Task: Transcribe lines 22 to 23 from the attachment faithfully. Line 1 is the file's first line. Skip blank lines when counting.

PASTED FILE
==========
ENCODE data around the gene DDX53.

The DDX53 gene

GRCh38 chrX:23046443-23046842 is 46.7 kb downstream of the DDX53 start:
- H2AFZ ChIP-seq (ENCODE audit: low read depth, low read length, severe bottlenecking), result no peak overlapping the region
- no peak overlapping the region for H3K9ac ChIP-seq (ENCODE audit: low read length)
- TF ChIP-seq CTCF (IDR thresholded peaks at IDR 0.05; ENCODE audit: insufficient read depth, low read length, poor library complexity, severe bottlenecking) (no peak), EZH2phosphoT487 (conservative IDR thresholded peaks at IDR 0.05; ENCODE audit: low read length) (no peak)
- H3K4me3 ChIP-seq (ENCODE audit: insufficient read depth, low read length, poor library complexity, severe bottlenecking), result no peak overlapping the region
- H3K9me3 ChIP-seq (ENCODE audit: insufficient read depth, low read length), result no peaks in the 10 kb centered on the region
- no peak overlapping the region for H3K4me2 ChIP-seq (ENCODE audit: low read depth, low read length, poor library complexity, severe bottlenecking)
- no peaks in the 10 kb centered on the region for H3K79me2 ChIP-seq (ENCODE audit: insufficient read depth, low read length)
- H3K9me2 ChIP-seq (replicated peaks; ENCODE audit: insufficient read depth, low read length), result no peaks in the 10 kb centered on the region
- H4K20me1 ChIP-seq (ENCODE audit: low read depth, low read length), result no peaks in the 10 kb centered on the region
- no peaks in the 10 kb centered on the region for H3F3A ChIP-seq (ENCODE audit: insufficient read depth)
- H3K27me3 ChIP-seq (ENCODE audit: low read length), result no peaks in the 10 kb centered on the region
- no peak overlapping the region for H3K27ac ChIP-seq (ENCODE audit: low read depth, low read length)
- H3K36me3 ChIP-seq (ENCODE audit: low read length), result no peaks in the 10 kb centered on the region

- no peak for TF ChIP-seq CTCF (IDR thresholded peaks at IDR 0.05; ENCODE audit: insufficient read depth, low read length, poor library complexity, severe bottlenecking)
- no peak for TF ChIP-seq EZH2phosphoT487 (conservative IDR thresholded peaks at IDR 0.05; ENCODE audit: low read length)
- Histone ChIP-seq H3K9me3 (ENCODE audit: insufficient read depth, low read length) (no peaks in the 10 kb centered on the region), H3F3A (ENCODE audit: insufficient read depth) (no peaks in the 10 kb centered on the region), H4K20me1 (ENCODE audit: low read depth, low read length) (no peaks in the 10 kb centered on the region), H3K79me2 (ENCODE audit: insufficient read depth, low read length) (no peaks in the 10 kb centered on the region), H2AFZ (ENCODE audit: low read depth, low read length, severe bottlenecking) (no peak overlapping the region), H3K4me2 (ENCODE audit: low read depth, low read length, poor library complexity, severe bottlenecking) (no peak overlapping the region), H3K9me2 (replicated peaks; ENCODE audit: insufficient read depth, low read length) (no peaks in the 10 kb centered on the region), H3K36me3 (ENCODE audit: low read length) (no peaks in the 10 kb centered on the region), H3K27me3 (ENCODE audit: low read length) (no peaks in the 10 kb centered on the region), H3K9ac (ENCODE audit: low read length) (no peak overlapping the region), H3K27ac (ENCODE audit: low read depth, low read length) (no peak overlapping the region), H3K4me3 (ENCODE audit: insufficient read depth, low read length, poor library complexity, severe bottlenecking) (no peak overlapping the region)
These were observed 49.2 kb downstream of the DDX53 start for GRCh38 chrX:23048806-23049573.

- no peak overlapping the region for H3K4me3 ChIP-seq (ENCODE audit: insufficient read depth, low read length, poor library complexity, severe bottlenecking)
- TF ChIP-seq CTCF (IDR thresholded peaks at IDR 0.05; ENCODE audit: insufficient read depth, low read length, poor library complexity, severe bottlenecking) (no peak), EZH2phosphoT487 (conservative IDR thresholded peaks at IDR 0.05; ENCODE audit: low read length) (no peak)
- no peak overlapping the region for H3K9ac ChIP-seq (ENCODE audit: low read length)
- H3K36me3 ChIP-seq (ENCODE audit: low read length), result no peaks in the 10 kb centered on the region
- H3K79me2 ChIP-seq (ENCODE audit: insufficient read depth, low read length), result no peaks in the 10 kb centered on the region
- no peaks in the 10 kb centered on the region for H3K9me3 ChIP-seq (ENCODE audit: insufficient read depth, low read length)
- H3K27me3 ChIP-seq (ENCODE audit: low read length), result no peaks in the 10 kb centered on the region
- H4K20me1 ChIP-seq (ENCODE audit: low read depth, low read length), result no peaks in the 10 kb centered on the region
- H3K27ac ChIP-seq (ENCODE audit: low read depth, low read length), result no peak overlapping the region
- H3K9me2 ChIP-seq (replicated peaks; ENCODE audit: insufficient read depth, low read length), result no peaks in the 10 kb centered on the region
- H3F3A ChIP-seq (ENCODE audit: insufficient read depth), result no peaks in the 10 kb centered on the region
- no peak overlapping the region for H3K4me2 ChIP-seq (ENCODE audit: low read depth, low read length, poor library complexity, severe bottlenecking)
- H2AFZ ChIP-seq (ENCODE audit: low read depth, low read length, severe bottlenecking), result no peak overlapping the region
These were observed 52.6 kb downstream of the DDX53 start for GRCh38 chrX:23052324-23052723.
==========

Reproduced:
- TF ChIP-seq CTCF (IDR thresholded peaks at IDR 0.05; ENCODE audit: insufficient read depth, low read length, poor library complexity, severe bottlenecking) (no peak), EZH2phosphoT487 (conservative IDR thresholded peaks at IDR 0.05; ENCODE audit: low read length) (no peak)
- no peak overlapping the region for H3K9ac ChIP-seq (ENCODE audit: low read length)